Shareholder pressure means spotlight is shining ever brighter on excessive executive pay
Something is seriously wrong when the people at the top are still getting richer, regardless of how their companies perform
Jia Yueting, the billionaire boss of LeEco, probably best known for its sports TV operation, has promised to reduce his salary to 1Rmb “for life” if he does not sort out the company’s problems.
Whether his newfound investors, led by real estate developer Sunac China Holdings, will help him avoid fulfilling this pledge remains to be seen.
Apple executives, meanwhile, have suffered a reduction in incentive-related bonuses following the recent announcement of the company’s first sales slump since 2001.
The idea that the buck stops somewhere and should be reflected in the remuneration earned by top executives is steadily gaining ground around the world.
Blackrock, the world’s largest asset manager, piled on the pressure by notifying leading companies that if they proposed pay rises for their top executives exceeding the percentage rises given to other employees, it would be using its shareholder power to try and stop them.
Other companies, notably the oil giant BP and the big pharmaceutical conglomerate Smith & Nephew, have been on the receiving end of shareholder revolts over executive remuneration in the face of declining profits and executive bungles.
And, of course, politicians have piled in to pontificate on executive pay, not least because the public are up in arms over the gap between the pay of ordinary employees compared with that of senior executives. There has long been a big gap here – but now it’s an ocean-sized chasm.
Rumblings on this matter are hardly new but they are growing in volume and reaching places where quiescence was the norm.
One reason for this is that greater corporate transparency has revealed what many suspected but were not sure was going on. Another reason is simply that executives have been getting greedier.
The average compensation for CEOs in America rose 997 per cent in the period between 1978 and 2014 compared to wage rises of just below 11 per cent for most workers, according to an Economic Policy Institute study.
Equally significantly the study found that executive pay was almost double the level of stock market growth – in other words top pay has marched well ahead of company valuations.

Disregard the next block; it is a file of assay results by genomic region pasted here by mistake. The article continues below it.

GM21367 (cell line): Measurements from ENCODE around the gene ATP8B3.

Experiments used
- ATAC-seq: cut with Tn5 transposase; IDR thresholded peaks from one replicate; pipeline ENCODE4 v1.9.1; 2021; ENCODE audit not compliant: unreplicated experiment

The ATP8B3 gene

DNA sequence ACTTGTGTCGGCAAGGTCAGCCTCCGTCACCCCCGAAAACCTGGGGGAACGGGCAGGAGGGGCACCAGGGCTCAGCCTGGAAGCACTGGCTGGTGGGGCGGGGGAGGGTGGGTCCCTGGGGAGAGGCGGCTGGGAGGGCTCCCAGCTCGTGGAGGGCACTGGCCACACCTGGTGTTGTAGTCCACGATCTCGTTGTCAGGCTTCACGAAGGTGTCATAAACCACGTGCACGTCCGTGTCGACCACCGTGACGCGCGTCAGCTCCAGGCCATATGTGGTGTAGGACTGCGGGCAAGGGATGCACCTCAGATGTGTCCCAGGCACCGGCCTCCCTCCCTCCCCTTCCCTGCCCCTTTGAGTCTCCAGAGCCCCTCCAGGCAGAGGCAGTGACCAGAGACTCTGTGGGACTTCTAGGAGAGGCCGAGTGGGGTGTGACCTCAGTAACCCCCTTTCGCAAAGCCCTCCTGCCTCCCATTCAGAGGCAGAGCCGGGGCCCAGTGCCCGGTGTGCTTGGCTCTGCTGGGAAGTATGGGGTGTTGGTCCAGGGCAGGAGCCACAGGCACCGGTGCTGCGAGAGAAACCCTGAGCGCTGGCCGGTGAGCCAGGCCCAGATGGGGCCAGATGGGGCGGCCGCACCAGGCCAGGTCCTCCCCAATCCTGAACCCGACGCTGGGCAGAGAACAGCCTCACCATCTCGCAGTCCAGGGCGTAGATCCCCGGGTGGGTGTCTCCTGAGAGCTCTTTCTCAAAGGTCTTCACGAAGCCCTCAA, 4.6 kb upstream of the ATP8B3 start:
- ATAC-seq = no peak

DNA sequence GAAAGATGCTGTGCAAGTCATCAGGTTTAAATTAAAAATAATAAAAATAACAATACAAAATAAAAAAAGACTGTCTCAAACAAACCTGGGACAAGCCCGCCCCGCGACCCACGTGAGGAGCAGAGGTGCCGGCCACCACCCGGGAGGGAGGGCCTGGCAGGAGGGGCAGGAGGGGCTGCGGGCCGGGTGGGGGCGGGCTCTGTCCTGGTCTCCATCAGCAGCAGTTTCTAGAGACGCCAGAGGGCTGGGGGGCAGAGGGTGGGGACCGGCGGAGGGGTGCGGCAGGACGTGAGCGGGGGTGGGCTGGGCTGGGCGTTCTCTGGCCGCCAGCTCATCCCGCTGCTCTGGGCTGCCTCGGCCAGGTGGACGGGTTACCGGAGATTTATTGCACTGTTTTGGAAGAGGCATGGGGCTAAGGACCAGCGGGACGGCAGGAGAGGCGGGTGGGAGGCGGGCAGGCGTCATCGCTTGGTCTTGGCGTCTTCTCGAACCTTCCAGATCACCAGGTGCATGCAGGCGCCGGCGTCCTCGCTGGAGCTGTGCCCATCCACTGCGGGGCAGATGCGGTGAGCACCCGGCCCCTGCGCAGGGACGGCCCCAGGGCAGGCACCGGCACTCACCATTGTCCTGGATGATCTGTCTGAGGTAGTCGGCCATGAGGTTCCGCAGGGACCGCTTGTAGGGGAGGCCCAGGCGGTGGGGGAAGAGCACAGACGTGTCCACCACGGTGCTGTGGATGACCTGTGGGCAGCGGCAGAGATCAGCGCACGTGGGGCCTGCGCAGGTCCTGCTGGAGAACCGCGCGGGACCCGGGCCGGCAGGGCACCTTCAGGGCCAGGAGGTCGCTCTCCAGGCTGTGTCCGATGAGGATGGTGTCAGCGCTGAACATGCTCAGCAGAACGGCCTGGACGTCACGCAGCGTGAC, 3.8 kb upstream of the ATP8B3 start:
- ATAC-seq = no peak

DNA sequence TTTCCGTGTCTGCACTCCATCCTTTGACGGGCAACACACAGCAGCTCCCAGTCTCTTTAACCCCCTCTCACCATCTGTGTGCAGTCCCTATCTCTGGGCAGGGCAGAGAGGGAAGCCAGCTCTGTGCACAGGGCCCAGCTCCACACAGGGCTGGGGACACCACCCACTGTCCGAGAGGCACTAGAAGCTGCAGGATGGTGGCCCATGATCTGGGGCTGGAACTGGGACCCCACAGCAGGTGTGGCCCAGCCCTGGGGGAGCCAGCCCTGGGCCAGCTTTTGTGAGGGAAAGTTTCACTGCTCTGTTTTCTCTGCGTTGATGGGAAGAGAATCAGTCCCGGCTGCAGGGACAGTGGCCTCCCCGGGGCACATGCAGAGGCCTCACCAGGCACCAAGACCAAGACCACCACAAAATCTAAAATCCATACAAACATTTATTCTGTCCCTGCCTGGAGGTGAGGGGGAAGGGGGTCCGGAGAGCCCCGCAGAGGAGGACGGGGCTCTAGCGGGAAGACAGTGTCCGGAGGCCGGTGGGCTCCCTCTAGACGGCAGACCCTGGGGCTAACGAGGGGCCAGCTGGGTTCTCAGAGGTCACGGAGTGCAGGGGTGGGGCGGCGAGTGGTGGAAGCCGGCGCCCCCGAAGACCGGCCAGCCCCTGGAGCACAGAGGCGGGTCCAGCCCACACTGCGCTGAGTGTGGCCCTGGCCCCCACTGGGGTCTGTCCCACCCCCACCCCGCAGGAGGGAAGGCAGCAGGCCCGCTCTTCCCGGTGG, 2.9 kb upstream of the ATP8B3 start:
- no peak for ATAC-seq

The pay gap of more than 300 times between CEOs and average employers is growing, and growing fast.
No wonder this subject of so-called “fat cat pay” is of growing interest – but is it right to get in a tizzy over how much top executives pocket?
The simple answer is “yes” because if the people at the top can get richer regardless of how their companies perform something is seriously wrong. When Apple announced its bonus cut it stressed that incentives to executives needed to be “truly performance based”.
If this is not the case what incentive is there for the corporate leaders to work that bit harder and produce better results?
The reality, however, is that many senior executives do not spend their working hours thinking about their bonuses and modifying their activity accordingly.
However remuneration does exercise a powerful influence on thinking when accompanied by the threat of serious pay cuts for performance failures.
There is now talk of statutory limits or controls on executive pay. This sounds attractive to politicians because it shows that they are “doing something”. However the reality is that executives will end up spending their time finding ways around these controls, time that should be spent improving corporate performance.
Unlike governments, shareholders have an opportunity to step in here, not least because they are partial owners of companies where executives are busy raking in the cash. They can vote with their feet by shunning investments in companies with notoriously bad executive pay records or a lack of transparency over remuneration or they could go down the more laborious path of holding them to account.
As ever, matters are a tad more complicated in Hong Kong because such a high percentage of locally listed companies are majority owned by the families that founded them. It is far more tax efficient for their executives to take their remuneration by way of dividends rather than straightforward pay. Therefore on paper executive remuneration can seem rather modest (well, possibly not to the average Joe) in comparison to executives overseas who take the bulk of their remuneration through various forms of direct payment. As all investors benefit from dividend payouts, shareholders are less prone to complain over high payouts.
So, we hear far less about excessive executive pay in Hong Kong but this does not mean the subject should be ignored. A well-run company does not pay out in dividends more than it earns, something that has been seen locally, and a well run company should be demonstrating to shareholders that it is investing a healthy proportion of its profits wisely – that does not include the purchase of another company limousine for the CEO.
Steven Vines runs companies in the food sector and moonlights as a journalist and broadcaster